Total exports reported for 1947 amount to 90 million m³®, in terms of solid volume of roundwood, with an estimated value of 2,600 million dollars.

This value may be broken down by categories as follows:


Roundwood (sawlogs, veneer logs, pulpwood, pitprops, etc.)


Processed wood (lumber, plywood, sleepers, etc.)


Wood pulp and pulp products


Thus, wood pulp and pulp products account for nearly two-thirds of the value of all exports. Coniferous (softwood) lumber makes up about 22 percent.

Canada is the world's largest exporter of forest products, and its chief market is the United States.

Canada, Newfoundland, and the United States, with Norway, Sweden, and Finland, together export around 80 percent of all the lumber reported, and practically all of the pulpwood, wood pulp, and newsprint.

Export trends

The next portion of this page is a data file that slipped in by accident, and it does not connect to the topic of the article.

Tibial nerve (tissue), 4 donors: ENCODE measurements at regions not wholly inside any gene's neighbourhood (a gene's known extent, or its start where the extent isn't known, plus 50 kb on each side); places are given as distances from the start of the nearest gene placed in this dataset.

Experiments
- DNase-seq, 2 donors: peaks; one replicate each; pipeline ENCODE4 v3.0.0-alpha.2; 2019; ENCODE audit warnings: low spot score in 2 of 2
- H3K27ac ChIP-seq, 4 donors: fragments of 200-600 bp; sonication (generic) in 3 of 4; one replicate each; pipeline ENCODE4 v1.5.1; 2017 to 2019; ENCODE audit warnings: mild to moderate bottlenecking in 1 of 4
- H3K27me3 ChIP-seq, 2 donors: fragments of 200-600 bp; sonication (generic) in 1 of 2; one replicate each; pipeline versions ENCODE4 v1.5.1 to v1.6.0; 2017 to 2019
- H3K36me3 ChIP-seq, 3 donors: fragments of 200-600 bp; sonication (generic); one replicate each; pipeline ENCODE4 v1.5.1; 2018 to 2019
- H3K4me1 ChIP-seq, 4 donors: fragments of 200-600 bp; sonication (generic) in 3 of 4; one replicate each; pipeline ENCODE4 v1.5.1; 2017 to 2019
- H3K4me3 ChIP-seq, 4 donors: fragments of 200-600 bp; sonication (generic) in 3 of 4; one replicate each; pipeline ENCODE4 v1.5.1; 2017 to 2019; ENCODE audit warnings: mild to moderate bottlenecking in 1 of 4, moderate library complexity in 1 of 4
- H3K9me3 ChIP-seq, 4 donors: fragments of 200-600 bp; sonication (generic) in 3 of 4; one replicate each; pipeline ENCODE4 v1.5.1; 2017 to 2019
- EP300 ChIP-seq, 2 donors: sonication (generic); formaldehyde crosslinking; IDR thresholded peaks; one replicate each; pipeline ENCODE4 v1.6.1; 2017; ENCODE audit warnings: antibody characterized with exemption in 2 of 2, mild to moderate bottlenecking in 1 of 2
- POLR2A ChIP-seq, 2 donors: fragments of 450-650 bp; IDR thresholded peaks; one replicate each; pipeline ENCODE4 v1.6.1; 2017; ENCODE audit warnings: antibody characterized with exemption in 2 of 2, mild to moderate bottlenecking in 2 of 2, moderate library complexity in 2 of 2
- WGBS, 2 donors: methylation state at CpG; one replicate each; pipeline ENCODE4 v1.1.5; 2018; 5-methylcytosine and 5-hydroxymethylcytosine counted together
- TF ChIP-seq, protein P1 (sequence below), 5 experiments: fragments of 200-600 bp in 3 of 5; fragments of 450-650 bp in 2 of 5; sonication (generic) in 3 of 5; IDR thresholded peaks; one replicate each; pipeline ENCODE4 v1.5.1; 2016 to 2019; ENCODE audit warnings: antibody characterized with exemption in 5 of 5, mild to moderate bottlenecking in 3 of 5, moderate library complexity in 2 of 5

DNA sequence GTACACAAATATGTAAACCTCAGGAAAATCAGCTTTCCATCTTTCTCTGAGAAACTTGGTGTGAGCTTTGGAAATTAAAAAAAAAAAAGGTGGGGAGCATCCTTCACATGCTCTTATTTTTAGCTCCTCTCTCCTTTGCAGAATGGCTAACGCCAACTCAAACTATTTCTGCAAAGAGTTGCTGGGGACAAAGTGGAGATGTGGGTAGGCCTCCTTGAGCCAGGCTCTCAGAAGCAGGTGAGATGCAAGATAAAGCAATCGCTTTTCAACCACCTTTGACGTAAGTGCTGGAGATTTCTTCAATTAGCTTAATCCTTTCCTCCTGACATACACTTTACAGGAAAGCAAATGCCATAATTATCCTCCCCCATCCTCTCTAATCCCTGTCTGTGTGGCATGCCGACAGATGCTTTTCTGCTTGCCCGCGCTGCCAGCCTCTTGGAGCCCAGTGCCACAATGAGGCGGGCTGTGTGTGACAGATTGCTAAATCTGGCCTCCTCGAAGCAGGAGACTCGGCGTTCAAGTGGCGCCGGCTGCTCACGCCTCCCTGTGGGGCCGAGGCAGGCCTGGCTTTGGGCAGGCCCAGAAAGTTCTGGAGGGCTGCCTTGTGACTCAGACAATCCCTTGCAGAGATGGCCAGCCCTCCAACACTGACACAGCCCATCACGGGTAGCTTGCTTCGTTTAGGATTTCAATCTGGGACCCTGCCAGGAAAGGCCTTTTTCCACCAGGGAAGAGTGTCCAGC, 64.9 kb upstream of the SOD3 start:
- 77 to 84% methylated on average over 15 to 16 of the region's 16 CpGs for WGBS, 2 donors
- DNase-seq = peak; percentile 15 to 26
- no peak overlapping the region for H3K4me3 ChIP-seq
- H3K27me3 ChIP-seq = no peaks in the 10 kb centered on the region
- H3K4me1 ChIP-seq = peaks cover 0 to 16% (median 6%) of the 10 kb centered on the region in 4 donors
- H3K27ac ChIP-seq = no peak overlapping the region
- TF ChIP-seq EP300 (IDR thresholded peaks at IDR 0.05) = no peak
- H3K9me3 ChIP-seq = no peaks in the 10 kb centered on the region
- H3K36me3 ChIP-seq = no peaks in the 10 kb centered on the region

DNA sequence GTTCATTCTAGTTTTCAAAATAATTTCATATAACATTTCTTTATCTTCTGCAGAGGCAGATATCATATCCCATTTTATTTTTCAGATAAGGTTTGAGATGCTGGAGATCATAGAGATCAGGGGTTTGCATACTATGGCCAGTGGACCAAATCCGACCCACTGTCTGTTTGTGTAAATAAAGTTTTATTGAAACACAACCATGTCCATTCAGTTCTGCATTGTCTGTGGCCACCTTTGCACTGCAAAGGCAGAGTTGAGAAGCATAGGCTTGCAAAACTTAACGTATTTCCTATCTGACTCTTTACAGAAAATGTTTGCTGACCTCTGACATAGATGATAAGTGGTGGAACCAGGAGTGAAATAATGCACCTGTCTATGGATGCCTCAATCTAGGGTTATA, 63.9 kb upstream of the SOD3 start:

The total volume of exports of forest products reported for 1947 is 25 percent greater than the corresponding figure for 1946.

The major exporting countries increased their exports in 1947 by the following percentages compared with the previous year:


United States







+ 2

The reported value of all exports in 1947 shows an increase of 50 percent over the 1946 figure, twice the increase in volume, which is indicative of continuing upward trends in prices.

Lumber exports reported for 1947 increased by 37 percent over the 1946 quantity, and wood pulp exports by 15 percent.


On a world basis, the quantity of imports should obviously equal exports although reported figures never match. The volume reported for 1947 amounts to 82.5 million m³®, in roundwood equivalents, which equals a coverage of 92 percent of recorded exports.

The approximate distribution of imports by regions is as follows:



Processed wood

Wood pulp and pulp products








N. America




Latin America








Other regions




* Less than ½ percent.

By value, the United States (784 million dollars) and the United Kingdom (697 million dollars) together account for 68 percent of all imports of forest products reported in 1947.